Serena Williams is taking an important stand for victims of domestic violence once again. She has been involved with the Purple Purse project, an Allstate program dedicated to raising awareness for and helping victims of domestic violence since 2017. This is not the first time she has spoken about her work for Purple Purse, either. In fact, she opened up about her involvement with the campaign with SheKnows at the #BlogHer17 conference last year. But now, as she goes into her second year with the project, she has another important reason to speak up about domestic violence: her 13-month-old baby girl, Olympia.
In a recent interview with Elle, Williams commented, "[H]aving a daughter changes your outlook on so many things in the world. The last year has really changed my already passionate mindset," especially when she considers that Olympia could someday "be in a situation like that."
She went on to say that she "will continue to talk about uncomfortable topics" like domestic violence "in order to make a change."
Domestic violence is a very real — and very prevalent — problem. In fact, according to the National Domestic Violence Hotline, 3 out of every 10 women and 1 out of every 10 men will experience rape, physical violence and/or stalking by a partner during their lifetime.
That said, it is important to note that domestic violence isn't always violent; in fact, there are many types of abuse — one can be abused verbally, mentally, emotionally, physically and/or sexually. They can also be abused culturally. However, the type of abuse nearest to Williams' heart is an invisible form of abuse known as financial abuse, which is when "abusers limit or prevent access to financial resources, like bank accounts and job opportunities," according to Purple Purse.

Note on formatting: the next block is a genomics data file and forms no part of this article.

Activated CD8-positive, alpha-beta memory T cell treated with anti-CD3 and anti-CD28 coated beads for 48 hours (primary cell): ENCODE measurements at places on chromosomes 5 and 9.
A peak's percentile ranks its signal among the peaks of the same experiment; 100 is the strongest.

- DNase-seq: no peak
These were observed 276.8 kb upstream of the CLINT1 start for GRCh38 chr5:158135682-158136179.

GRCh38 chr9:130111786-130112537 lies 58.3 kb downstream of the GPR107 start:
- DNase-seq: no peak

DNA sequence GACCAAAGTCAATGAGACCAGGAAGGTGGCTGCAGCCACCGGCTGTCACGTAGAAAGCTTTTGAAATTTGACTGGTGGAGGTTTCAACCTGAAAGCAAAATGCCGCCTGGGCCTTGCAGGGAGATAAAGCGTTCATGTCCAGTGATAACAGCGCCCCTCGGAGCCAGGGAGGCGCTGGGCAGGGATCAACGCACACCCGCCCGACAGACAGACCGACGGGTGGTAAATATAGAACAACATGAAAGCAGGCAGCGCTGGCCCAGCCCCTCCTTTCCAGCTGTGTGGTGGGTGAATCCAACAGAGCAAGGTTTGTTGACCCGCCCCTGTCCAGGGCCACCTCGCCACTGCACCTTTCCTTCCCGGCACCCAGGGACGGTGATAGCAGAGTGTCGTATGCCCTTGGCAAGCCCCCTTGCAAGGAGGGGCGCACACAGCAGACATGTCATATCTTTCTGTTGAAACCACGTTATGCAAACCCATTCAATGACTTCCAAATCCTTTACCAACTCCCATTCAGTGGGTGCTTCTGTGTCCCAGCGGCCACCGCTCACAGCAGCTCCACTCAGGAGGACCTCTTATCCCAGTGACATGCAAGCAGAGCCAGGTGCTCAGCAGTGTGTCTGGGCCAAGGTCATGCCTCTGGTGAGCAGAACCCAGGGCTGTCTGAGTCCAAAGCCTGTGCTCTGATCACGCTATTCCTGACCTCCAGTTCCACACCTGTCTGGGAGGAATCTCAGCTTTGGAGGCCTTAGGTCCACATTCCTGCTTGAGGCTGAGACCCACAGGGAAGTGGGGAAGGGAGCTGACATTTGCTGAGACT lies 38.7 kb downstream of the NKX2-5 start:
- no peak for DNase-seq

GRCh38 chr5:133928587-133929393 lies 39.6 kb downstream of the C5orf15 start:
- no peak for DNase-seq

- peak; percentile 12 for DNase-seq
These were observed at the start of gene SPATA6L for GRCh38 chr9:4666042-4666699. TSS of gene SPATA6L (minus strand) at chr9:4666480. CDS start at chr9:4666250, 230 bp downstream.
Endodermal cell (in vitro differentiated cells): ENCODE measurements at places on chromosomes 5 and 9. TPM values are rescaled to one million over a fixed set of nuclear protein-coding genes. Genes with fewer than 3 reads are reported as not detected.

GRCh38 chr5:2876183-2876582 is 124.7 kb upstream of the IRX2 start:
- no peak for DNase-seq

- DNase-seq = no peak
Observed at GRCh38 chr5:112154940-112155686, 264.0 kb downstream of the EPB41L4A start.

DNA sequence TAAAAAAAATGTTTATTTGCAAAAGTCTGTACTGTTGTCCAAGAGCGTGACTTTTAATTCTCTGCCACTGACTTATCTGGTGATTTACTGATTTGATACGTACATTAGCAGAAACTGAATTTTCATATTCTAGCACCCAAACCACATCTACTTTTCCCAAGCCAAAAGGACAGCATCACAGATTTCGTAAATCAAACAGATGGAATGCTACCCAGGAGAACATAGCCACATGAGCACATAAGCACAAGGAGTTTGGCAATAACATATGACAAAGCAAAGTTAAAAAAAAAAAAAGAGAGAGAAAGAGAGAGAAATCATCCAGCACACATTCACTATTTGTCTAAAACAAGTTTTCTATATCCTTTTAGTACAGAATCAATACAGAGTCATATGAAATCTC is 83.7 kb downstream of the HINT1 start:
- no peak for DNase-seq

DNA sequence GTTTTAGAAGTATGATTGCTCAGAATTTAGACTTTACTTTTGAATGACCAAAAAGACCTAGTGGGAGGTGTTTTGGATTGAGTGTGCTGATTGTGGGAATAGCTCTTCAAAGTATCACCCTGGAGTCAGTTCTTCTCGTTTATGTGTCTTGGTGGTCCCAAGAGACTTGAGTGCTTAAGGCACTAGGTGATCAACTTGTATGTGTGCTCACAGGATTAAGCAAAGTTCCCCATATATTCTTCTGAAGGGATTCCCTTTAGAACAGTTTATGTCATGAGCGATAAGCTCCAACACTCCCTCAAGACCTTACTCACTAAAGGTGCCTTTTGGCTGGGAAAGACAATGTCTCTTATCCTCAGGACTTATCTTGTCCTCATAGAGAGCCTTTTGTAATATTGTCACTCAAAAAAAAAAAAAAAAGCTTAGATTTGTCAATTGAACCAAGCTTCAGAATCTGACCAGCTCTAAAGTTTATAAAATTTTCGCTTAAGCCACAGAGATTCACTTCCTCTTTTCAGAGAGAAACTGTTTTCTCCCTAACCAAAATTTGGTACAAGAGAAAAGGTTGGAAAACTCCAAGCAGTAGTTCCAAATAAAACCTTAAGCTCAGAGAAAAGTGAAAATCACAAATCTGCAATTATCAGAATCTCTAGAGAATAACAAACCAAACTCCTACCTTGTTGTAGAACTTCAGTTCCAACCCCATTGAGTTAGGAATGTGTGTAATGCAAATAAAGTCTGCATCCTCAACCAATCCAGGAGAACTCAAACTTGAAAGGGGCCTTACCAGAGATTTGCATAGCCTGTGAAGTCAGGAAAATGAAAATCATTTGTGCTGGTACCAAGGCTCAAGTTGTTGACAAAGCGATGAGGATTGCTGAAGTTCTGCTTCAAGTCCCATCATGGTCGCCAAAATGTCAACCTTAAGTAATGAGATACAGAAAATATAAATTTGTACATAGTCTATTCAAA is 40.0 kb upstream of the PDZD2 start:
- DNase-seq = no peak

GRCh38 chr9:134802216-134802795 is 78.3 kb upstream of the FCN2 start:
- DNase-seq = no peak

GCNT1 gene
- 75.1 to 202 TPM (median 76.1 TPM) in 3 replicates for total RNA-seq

In fact, financial abuse is the subject of Williams' new ad, which Allstate produced in honor of Domestic Violence Awareness Month.
"[Victims] can’t leave their situation[s], because they cannot financially afford to," Williams told Elle. "We want to make them aware that's not okay… and provide victims a safe way out of violence through financial tools and resources."
That said, abuse can happen to anyone. Anyone. "There’s a lot of other women out there that could be my daughter or my sister that are in an [abusive] situation," Williams said. "You never know." But Williams wants all survivors to know there is help, there is hope and — perhaps most important — "it's not [their] fault."
If you or someone you know is in a dangerous, violent and/or controlling situation, contact the National Domestic Violence Hotline at 1-800-799-7233 or 911.